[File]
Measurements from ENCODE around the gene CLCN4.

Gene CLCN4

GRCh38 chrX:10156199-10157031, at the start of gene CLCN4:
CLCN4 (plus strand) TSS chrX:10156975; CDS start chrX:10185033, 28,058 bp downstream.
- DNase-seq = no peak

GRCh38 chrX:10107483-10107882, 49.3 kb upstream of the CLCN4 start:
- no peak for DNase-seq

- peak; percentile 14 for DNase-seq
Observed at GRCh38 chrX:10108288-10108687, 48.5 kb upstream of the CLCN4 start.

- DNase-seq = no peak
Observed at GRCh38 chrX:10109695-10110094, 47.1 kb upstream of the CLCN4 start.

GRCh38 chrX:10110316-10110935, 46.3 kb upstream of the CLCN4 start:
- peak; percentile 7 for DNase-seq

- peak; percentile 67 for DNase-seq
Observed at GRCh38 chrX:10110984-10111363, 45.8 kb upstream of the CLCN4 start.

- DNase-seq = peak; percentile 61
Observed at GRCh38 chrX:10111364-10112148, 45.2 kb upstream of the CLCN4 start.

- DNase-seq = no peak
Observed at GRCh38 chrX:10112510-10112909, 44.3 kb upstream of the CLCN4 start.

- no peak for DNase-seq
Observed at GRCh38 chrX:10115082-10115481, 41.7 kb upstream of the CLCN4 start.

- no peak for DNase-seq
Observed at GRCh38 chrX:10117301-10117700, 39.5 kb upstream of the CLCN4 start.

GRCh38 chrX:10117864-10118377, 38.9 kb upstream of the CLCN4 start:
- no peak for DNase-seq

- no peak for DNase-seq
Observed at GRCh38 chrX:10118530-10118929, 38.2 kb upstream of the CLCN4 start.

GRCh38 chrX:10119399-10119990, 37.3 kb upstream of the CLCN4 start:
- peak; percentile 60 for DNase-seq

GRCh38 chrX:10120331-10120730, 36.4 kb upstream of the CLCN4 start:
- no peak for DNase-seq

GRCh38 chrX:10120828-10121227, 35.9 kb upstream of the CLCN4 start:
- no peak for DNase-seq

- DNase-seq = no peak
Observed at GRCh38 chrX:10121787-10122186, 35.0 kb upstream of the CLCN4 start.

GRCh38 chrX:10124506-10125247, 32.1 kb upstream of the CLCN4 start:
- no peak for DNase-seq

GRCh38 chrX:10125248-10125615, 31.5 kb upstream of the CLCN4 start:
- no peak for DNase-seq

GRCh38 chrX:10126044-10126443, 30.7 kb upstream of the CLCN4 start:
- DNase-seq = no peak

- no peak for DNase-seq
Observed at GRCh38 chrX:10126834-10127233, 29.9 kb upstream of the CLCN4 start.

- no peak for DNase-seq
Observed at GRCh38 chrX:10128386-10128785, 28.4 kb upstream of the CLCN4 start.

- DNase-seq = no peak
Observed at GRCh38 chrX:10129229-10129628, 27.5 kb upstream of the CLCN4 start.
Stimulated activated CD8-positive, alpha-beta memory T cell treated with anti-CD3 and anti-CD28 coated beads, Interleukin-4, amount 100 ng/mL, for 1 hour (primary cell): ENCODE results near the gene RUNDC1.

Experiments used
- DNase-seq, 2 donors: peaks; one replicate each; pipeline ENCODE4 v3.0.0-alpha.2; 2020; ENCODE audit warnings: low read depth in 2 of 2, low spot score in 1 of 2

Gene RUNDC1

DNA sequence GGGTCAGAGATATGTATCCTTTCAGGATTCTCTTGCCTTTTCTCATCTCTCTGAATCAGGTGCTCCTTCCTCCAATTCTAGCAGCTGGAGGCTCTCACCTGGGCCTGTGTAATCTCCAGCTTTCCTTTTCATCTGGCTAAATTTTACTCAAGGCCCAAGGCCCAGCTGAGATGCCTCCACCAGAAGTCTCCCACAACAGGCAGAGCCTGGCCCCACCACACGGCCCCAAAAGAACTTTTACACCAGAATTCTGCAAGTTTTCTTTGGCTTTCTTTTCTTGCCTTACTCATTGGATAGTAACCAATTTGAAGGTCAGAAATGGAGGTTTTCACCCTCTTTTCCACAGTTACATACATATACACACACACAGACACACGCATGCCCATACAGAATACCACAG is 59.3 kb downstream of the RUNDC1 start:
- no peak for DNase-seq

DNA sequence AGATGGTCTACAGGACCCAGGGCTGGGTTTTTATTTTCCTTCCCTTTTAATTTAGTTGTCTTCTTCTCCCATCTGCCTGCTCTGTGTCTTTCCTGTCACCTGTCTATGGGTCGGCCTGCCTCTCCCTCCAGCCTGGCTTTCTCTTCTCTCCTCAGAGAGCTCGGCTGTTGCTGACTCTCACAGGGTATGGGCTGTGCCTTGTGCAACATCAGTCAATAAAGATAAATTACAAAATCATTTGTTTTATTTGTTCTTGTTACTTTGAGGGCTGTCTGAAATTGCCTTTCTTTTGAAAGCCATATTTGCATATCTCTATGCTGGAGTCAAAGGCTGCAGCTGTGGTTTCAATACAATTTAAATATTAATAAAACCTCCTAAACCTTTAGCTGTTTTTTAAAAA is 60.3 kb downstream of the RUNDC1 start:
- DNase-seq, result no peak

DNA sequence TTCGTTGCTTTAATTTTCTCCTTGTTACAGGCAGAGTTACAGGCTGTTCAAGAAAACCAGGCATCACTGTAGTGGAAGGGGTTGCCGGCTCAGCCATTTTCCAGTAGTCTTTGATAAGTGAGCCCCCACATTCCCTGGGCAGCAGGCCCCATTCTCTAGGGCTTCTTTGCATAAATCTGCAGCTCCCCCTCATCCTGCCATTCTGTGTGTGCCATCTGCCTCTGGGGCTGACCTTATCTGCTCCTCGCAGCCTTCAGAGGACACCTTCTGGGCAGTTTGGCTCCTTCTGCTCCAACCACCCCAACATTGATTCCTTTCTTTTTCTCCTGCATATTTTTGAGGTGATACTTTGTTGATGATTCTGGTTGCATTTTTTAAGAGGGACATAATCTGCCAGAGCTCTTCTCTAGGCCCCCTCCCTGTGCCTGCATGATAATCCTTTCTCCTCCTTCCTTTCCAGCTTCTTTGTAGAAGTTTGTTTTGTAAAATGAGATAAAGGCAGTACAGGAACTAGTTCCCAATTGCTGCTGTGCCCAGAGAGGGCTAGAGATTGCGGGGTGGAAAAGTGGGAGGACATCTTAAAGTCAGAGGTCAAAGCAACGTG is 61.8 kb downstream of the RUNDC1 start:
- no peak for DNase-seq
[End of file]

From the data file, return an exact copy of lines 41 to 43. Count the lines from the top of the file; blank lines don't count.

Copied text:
- DNase-seq = no peak

- no peak for DNase-seq
Observed at GRCh38 chrX:10126834-10127233, 29.9 kb upstream of the CLCN4 start.